Newell Rubbermaid Plans to Cut 10% of Jobs in Restructuring

Newell Rubbermaid Inc., the maker of Sharpie pens and Calphalon cookware, hired a former Unilever strategist to help run the company under a new structure and plans to cut 10 percent of its jobs.

Chief Executive Officer Michael Polk has reorganized in two new units as he seeks to boost sales outside the U.S., the Atlanta-based company said today in a statement. One unit, focused on brand development, will be run by Mark Tarchetti, Unilever’s former head of global strategy. The other, focused on sales, distribution and supply, will be run by Newell’s William A. Burke III, who was named chief operating officer.

Polk previously ran Unilever’s foods, home and personal-care business. At Newell, he’s reduced operating units to two from three, cut 500 jobs and shifted resources into brands with high growth potential such as Paper Mate pens.

“We like the progress that Newell is making under CEO Mike Polk,” Connie Maneaty, an analyst at BMO Capital Markets in New York, wrote in a note today. “Newell continues to aggressively identify cost savings opportunities and funnel investment toward its most promising businesses and geographies.”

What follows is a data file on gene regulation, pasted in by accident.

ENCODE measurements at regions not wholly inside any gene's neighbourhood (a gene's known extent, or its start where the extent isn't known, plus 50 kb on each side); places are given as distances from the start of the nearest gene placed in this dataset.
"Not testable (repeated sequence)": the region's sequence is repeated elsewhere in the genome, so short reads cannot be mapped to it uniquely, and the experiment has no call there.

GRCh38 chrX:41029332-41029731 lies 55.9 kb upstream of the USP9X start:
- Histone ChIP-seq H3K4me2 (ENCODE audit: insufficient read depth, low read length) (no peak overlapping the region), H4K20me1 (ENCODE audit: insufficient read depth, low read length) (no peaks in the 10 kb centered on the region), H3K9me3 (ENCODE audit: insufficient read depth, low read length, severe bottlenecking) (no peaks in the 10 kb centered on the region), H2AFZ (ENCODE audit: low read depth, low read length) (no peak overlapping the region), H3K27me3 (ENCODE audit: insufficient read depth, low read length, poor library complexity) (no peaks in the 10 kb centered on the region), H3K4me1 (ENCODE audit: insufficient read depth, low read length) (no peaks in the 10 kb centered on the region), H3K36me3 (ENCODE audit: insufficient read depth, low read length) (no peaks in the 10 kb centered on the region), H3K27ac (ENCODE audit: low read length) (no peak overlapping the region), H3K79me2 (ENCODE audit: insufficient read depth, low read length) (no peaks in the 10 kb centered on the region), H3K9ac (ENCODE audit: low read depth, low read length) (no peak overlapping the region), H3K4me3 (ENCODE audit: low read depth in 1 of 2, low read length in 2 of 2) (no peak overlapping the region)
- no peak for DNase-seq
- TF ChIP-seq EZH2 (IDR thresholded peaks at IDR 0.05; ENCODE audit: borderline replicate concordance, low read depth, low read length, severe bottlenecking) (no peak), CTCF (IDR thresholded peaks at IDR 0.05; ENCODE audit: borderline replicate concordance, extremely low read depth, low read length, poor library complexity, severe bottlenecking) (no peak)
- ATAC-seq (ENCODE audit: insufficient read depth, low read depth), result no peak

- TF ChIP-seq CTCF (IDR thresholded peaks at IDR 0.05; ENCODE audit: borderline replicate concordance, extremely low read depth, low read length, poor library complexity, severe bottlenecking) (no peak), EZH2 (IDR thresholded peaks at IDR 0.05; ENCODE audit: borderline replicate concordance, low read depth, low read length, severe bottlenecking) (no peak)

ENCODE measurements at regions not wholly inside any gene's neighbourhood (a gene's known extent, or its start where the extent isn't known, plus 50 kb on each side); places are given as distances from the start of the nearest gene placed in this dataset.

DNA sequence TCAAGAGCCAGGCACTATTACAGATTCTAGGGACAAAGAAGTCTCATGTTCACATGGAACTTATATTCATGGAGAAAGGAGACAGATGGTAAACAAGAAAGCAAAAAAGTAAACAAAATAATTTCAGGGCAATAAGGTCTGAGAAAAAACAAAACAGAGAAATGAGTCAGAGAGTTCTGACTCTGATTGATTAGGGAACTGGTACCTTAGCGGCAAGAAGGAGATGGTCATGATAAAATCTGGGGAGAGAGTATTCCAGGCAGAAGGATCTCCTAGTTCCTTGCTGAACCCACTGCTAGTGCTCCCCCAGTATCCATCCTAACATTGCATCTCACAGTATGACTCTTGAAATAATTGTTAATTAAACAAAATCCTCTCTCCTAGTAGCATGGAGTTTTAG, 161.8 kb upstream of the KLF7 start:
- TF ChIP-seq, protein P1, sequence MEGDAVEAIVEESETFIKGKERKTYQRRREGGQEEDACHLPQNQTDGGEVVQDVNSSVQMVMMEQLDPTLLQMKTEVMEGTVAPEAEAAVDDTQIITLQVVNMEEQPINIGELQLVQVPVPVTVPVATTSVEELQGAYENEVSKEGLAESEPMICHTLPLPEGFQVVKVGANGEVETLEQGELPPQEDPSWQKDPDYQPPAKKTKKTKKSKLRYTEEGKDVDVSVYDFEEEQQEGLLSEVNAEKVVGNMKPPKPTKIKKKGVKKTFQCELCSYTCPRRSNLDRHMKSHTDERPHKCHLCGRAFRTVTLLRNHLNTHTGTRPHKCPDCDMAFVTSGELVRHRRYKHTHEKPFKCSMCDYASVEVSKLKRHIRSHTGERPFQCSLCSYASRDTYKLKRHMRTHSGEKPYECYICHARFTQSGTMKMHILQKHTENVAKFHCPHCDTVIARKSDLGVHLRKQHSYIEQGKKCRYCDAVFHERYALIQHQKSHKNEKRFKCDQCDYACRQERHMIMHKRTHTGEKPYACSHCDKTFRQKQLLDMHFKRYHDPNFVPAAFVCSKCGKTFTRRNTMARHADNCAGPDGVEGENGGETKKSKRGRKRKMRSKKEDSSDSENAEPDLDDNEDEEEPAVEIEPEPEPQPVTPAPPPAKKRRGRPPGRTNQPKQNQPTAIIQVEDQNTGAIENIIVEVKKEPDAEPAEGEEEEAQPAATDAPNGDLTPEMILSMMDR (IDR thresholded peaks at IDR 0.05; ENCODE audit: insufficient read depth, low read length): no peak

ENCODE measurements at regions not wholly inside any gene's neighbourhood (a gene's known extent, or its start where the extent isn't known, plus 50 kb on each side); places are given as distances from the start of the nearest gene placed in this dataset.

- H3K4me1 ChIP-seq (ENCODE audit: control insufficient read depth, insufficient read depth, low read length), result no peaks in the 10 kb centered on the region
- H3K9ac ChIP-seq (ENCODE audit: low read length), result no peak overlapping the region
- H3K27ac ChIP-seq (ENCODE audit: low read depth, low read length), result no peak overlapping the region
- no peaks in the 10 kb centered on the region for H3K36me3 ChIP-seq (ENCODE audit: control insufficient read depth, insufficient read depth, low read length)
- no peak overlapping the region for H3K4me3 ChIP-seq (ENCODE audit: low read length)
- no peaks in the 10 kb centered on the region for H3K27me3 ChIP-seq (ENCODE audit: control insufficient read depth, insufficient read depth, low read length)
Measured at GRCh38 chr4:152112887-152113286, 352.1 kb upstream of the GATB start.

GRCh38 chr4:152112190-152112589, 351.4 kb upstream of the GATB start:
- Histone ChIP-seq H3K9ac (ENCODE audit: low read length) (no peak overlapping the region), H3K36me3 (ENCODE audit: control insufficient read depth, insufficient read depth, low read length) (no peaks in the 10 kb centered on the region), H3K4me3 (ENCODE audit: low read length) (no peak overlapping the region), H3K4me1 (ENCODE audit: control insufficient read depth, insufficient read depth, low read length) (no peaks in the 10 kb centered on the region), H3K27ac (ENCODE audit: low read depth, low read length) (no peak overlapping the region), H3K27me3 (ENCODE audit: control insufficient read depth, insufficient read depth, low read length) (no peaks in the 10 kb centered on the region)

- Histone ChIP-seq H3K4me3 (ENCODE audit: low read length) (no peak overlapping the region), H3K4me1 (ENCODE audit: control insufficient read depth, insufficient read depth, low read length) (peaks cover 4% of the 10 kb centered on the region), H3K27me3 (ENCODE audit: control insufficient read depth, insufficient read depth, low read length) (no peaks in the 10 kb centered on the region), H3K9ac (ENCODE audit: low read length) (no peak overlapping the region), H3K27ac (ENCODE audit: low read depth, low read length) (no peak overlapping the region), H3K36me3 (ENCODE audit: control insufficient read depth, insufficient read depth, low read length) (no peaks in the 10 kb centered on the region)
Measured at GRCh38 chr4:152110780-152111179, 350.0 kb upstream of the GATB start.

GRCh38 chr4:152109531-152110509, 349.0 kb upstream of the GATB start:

She rates the shares outperform, the equivalent of a buy.

Newell rose 2.5 percent to $20.59 at the close in New York. The shares have gained 27 percent this year.

Newell will shift more money and focus to its tools, commercial and writing businesses, Polk said today in a telephone interview.

“Those are the big bets that we intend to make as part of the growth game plan,” he said. Any acquisitions also would probably be in those areas, he said.

Job Cuts

Newell, which had 19,900 employees as of December, said today the job cuts will occur over the next 2 1/2 years. The restructuring will cost $340 million to $375 million before taxes and may produce annualized savings of $90 million to $100 million by the first half of 2013, the company said.

Newell also said third-quarter adjusted earnings rose 4.4 percent to 47 cents a share, beating the 44-cent average of 12 analyst estimates compiled by Bloomberg. Net sales declined 0.9 percent to $1.54 billion, matching analysts’ estimates. It’s increasing its quarterly dividend by 50 percent to $0.15 a share.

The management changes will lead to the departures of Newell Consumer President Penny McIntyre, Chief Marketing Officer Ted Woehrle and Chief Customer Development Officer Paul Boitmann.

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